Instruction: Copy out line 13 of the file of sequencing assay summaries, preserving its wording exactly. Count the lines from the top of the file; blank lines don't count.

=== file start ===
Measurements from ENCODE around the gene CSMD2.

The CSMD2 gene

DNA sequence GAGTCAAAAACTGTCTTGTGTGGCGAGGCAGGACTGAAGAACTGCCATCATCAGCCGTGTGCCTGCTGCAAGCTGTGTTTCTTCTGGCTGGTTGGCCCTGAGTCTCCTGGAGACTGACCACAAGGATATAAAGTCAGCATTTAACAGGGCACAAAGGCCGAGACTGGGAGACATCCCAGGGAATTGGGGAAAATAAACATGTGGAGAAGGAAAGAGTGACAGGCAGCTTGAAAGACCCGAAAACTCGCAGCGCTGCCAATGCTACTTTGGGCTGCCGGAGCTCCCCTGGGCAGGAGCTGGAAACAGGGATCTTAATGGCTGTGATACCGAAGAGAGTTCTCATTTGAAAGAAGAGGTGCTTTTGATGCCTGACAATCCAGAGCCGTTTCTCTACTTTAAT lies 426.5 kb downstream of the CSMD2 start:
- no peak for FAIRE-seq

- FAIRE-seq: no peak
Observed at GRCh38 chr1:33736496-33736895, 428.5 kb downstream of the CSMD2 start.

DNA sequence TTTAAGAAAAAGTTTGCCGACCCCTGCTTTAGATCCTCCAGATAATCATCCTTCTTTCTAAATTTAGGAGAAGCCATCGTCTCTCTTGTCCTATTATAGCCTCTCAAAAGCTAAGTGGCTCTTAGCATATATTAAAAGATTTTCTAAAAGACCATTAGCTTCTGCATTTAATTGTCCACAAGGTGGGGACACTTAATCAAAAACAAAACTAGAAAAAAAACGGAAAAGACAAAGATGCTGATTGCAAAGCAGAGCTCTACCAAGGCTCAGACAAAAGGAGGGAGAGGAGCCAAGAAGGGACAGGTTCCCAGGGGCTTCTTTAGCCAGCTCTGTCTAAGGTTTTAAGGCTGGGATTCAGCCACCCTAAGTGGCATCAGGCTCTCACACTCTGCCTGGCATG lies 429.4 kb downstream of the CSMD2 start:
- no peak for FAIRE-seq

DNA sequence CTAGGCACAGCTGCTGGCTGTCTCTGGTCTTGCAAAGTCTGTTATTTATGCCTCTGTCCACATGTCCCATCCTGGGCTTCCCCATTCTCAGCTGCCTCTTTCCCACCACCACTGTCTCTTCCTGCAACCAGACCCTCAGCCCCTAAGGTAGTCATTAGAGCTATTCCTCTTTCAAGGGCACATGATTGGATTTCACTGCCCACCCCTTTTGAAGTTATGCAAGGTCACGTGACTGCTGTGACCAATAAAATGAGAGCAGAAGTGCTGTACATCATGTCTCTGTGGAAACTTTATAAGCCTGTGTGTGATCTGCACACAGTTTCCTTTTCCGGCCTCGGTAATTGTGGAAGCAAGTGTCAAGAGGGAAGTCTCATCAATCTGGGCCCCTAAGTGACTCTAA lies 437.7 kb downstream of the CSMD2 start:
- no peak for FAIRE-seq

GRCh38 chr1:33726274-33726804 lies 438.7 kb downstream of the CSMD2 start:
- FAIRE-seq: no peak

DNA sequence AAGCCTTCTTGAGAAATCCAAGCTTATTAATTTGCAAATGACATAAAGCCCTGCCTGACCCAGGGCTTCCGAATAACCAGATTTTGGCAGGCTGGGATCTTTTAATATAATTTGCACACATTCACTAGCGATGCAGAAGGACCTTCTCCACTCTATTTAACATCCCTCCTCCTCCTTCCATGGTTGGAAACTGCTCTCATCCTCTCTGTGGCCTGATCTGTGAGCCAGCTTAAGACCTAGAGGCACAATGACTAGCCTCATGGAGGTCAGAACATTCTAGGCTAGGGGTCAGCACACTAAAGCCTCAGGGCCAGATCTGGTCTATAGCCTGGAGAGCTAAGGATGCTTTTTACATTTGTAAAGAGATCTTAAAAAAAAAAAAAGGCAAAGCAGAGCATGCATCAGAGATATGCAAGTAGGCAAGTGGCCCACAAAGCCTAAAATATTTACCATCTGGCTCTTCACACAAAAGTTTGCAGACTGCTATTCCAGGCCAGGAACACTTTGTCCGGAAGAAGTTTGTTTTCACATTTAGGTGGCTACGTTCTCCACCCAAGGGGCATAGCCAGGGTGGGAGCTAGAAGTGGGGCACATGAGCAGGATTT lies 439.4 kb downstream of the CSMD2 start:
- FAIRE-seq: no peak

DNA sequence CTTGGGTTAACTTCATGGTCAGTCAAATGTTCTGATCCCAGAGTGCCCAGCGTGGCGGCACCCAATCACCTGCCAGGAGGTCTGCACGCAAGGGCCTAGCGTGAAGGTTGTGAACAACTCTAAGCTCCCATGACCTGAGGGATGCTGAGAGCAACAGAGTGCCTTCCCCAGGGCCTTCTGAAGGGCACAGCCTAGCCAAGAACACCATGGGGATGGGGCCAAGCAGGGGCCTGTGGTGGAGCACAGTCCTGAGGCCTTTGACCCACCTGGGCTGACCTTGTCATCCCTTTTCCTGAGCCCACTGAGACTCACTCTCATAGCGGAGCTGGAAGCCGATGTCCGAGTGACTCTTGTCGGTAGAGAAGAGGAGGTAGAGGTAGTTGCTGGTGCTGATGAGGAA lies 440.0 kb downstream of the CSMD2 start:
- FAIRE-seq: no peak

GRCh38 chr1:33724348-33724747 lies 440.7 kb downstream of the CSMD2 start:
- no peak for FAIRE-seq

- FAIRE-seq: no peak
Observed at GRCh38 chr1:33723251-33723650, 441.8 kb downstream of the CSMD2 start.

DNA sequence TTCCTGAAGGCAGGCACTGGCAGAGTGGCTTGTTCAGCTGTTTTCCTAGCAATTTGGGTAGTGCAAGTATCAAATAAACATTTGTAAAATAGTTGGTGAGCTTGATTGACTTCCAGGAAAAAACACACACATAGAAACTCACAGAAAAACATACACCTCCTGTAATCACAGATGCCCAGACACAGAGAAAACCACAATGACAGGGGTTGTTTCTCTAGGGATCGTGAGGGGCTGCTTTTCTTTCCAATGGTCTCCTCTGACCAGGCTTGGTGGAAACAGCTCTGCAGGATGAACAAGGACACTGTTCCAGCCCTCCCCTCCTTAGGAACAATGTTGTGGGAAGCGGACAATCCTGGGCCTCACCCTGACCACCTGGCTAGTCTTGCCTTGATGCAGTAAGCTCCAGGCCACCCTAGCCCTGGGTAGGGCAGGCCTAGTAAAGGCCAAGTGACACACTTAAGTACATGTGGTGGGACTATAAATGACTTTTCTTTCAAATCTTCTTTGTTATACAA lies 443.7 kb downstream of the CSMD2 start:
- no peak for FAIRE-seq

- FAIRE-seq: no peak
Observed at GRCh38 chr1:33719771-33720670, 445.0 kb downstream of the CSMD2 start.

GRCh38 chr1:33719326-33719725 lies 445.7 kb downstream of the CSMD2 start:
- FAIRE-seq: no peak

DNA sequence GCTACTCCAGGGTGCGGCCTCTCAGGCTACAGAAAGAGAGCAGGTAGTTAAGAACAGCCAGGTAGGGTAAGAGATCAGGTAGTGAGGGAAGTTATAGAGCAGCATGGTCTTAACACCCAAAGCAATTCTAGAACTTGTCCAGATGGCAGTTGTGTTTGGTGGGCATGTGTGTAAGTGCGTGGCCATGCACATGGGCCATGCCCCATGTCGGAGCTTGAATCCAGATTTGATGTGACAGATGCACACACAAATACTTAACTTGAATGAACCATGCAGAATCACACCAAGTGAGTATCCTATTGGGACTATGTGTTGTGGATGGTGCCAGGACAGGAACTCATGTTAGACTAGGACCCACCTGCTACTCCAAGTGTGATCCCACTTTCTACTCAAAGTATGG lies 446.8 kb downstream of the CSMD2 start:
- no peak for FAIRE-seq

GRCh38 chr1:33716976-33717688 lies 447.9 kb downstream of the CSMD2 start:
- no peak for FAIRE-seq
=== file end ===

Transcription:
DNA sequence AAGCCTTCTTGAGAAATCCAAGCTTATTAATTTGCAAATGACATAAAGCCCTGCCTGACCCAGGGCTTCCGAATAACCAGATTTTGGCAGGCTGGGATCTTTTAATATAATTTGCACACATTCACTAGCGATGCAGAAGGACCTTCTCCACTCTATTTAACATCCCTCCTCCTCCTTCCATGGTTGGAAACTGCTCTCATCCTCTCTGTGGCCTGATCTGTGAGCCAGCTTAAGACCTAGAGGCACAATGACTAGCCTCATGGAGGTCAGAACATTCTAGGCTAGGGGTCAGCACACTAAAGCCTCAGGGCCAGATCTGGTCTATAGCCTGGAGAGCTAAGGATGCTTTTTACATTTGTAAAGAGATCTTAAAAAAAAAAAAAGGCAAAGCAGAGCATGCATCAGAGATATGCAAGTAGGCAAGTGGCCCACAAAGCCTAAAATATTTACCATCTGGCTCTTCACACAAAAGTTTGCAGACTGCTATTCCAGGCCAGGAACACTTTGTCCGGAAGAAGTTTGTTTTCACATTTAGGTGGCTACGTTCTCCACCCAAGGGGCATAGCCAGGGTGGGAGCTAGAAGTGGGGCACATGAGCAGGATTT lies 439.4 kb downstream of the CSMD2 start: